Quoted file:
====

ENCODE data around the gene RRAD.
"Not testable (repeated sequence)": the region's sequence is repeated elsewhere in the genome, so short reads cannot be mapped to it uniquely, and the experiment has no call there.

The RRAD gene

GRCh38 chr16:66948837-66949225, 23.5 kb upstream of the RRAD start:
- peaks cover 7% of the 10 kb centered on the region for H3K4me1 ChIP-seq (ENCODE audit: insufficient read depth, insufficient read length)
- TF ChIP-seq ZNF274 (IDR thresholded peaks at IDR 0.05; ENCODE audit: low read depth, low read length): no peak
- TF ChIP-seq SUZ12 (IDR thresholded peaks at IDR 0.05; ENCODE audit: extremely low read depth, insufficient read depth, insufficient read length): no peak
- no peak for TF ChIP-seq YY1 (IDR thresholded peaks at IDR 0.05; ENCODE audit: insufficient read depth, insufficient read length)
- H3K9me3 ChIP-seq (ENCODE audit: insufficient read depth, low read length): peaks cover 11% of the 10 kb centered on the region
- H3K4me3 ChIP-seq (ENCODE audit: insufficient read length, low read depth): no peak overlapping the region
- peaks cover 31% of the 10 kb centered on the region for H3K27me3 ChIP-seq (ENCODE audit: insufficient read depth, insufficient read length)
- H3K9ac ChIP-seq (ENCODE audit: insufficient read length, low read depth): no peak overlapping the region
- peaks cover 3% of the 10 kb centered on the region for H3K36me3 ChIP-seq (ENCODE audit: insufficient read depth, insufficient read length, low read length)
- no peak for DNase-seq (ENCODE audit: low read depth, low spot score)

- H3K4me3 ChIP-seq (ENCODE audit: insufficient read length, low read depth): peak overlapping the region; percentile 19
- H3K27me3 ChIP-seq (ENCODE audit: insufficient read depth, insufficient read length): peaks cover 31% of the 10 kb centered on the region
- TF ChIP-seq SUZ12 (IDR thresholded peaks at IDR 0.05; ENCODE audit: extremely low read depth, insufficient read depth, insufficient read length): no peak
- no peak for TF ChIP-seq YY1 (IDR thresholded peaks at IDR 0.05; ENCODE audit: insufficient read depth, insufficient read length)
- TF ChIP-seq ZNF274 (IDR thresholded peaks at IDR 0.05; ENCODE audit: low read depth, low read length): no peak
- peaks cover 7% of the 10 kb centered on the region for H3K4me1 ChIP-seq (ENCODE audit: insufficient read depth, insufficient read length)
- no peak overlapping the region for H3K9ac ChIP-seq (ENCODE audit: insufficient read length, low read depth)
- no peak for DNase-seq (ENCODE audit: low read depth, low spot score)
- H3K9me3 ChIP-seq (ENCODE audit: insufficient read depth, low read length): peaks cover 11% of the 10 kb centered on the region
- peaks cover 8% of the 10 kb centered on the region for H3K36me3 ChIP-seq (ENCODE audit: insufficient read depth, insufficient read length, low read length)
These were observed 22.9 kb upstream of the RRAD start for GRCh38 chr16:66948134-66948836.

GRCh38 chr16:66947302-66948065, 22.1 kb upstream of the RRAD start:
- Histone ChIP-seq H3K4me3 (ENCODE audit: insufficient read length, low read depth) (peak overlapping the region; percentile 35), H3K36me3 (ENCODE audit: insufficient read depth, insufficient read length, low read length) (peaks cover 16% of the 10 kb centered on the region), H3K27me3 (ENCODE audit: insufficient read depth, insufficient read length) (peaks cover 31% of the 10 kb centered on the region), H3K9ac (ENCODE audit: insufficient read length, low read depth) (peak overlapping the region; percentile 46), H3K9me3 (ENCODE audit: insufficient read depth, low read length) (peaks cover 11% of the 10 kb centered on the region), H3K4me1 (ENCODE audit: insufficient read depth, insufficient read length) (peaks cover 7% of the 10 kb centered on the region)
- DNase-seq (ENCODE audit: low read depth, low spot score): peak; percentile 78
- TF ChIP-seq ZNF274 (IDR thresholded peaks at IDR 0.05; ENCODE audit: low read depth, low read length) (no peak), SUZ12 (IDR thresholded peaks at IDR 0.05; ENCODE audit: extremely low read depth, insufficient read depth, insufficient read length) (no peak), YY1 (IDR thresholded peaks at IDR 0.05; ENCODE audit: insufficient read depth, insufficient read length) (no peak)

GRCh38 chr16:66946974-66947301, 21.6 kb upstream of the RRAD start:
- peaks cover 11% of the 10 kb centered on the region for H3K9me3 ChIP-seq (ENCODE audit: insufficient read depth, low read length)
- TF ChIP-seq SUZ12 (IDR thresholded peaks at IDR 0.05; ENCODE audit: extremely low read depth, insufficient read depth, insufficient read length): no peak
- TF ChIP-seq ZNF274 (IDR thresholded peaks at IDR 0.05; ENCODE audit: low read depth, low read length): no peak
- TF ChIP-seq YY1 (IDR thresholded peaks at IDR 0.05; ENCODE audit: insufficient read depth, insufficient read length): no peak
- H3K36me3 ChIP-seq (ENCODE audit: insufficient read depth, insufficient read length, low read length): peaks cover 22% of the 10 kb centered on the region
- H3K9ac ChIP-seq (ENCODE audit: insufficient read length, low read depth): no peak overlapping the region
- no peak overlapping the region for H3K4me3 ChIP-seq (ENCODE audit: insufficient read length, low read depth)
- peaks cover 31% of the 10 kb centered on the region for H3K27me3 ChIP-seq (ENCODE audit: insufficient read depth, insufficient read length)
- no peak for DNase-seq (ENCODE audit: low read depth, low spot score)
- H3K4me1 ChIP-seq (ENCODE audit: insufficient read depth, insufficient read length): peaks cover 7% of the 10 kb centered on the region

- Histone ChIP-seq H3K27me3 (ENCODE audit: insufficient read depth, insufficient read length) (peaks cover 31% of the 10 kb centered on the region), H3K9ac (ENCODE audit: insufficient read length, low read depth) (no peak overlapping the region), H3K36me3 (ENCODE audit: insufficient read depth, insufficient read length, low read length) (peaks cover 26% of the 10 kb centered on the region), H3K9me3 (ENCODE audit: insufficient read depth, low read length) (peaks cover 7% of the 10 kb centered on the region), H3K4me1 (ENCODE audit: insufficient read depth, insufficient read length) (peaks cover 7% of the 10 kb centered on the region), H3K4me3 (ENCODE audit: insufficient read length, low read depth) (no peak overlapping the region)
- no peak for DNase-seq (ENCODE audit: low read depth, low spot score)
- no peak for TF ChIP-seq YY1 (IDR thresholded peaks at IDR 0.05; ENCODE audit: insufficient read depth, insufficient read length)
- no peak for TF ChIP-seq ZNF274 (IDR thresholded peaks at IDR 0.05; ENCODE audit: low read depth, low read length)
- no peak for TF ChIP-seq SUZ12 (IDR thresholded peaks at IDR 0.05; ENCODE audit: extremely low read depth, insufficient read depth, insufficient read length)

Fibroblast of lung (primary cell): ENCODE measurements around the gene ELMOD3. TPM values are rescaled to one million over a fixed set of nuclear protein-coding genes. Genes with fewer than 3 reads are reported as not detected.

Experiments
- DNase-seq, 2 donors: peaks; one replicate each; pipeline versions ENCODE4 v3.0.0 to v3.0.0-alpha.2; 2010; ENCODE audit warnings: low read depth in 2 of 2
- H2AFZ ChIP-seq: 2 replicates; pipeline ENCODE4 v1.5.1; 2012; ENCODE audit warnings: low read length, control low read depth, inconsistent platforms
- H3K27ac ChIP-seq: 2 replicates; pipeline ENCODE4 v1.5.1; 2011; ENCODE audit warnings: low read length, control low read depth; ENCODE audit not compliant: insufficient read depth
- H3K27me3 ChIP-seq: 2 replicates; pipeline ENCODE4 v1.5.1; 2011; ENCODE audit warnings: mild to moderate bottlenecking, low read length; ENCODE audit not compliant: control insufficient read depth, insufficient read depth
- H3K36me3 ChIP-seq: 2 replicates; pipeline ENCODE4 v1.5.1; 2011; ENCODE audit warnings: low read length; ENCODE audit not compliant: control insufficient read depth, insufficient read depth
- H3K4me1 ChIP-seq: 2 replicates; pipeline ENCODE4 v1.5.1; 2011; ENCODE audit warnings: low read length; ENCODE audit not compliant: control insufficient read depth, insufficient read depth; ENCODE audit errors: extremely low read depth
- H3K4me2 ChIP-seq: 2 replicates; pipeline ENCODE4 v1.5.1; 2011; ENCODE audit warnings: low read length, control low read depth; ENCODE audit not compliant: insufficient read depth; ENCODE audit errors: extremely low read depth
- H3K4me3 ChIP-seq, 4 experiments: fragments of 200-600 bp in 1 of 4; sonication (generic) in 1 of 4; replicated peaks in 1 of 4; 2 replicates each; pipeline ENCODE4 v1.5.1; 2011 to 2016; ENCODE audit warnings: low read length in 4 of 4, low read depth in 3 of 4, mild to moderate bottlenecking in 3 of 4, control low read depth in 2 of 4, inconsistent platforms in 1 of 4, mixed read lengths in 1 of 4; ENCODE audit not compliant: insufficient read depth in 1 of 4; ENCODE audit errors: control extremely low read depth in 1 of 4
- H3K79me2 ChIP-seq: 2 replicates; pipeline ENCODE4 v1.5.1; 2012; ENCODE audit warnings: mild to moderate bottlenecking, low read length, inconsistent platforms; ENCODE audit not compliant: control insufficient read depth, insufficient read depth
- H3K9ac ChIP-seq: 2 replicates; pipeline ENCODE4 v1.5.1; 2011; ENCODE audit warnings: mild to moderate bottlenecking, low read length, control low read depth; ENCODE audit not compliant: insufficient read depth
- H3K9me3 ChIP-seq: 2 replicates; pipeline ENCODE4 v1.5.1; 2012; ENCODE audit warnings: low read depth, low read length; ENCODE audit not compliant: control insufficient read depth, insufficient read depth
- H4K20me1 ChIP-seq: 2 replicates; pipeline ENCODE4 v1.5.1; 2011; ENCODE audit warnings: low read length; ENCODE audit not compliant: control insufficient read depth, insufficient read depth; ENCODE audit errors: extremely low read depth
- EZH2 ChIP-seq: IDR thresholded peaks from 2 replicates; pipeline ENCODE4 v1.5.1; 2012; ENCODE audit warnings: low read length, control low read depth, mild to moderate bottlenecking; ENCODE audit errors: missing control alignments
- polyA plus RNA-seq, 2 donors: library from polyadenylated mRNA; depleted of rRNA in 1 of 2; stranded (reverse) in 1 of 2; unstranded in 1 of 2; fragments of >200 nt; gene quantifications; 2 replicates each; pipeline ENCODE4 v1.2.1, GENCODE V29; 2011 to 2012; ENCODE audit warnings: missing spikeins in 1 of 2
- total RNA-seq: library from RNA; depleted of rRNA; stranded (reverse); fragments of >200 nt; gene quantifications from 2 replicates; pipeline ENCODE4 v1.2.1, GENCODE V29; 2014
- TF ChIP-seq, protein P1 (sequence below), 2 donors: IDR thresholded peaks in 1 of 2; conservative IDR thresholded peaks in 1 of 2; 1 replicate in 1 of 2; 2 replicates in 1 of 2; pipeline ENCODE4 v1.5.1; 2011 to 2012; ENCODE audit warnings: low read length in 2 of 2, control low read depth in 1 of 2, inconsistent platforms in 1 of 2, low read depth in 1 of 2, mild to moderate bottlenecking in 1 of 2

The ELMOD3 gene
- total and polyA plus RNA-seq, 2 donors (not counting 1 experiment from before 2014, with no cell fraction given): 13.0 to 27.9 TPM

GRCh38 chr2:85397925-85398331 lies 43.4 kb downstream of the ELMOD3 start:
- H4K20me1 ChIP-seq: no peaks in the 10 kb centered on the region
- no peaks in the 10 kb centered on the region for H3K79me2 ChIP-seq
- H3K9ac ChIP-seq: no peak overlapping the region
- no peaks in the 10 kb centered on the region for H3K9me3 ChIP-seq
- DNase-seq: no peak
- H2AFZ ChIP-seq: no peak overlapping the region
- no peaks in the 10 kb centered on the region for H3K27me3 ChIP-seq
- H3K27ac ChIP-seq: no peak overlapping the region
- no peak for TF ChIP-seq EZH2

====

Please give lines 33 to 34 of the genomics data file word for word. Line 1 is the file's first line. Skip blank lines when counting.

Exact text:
- TF ChIP-seq ZNF274 (IDR thresholded peaks at IDR 0.05; ENCODE audit: low read depth, low read length): no peak
- TF ChIP-seq YY1 (IDR thresholded peaks at IDR 0.05; ENCODE audit: insufficient read depth, insufficient read length): no peak